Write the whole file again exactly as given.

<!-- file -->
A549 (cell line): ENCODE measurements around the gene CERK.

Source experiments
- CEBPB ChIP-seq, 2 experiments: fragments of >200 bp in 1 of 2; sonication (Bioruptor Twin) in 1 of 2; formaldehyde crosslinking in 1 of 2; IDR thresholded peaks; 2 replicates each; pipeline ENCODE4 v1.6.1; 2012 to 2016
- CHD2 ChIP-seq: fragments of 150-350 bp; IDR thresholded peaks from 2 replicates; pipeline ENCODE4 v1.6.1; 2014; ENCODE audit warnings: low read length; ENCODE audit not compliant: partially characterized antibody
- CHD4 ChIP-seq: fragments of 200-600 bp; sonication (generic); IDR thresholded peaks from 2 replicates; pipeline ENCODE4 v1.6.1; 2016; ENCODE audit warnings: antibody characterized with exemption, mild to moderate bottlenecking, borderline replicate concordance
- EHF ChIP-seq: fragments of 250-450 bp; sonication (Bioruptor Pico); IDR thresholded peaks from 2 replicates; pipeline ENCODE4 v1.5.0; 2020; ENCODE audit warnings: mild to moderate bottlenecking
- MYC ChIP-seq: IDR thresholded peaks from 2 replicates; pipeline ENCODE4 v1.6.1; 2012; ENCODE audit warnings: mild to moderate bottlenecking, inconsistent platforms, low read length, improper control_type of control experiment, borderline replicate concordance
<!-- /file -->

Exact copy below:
A549 (cell line): ENCODE measurements around the gene CERK.

Source experiments
- CEBPB ChIP-seq, 2 experiments: fragments of >200 bp in 1 of 2; sonication (Bioruptor Twin) in 1 of 2; formaldehyde crosslinking in 1 of 2; IDR thresholded peaks; 2 replicates each; pipeline ENCODE4 v1.6.1; 2012 to 2016
- CHD2 ChIP-seq: fragments of 150-350 bp; IDR thresholded peaks from 2 replicates; pipeline ENCODE4 v1.6.1; 2014; ENCODE audit warnings: low read length; ENCODE audit not compliant: partially characterized antibody
- CHD4 ChIP-seq: fragments of 200-600 bp; sonication (generic); IDR thresholded peaks from 2 replicates; pipeline ENCODE4 v1.6.1; 2016; ENCODE audit warnings: antibody characterized with exemption, mild to moderate bottlenecking, borderline replicate concordance
- EHF ChIP-seq: fragments of 250-450 bp; sonication (Bioruptor Pico); IDR thresholded peaks from 2 replicates; pipeline ENCODE4 v1.5.0; 2020; ENCODE audit warnings: mild to moderate bottlenecking
- MYC ChIP-seq: IDR thresholded peaks from 2 replicates; pipeline ENCODE4 v1.6.1; 2012; ENCODE audit warnings: mild to moderate bottlenecking, inconsistent platforms, low read length, improper control_type of control experiment, borderline replicate concordance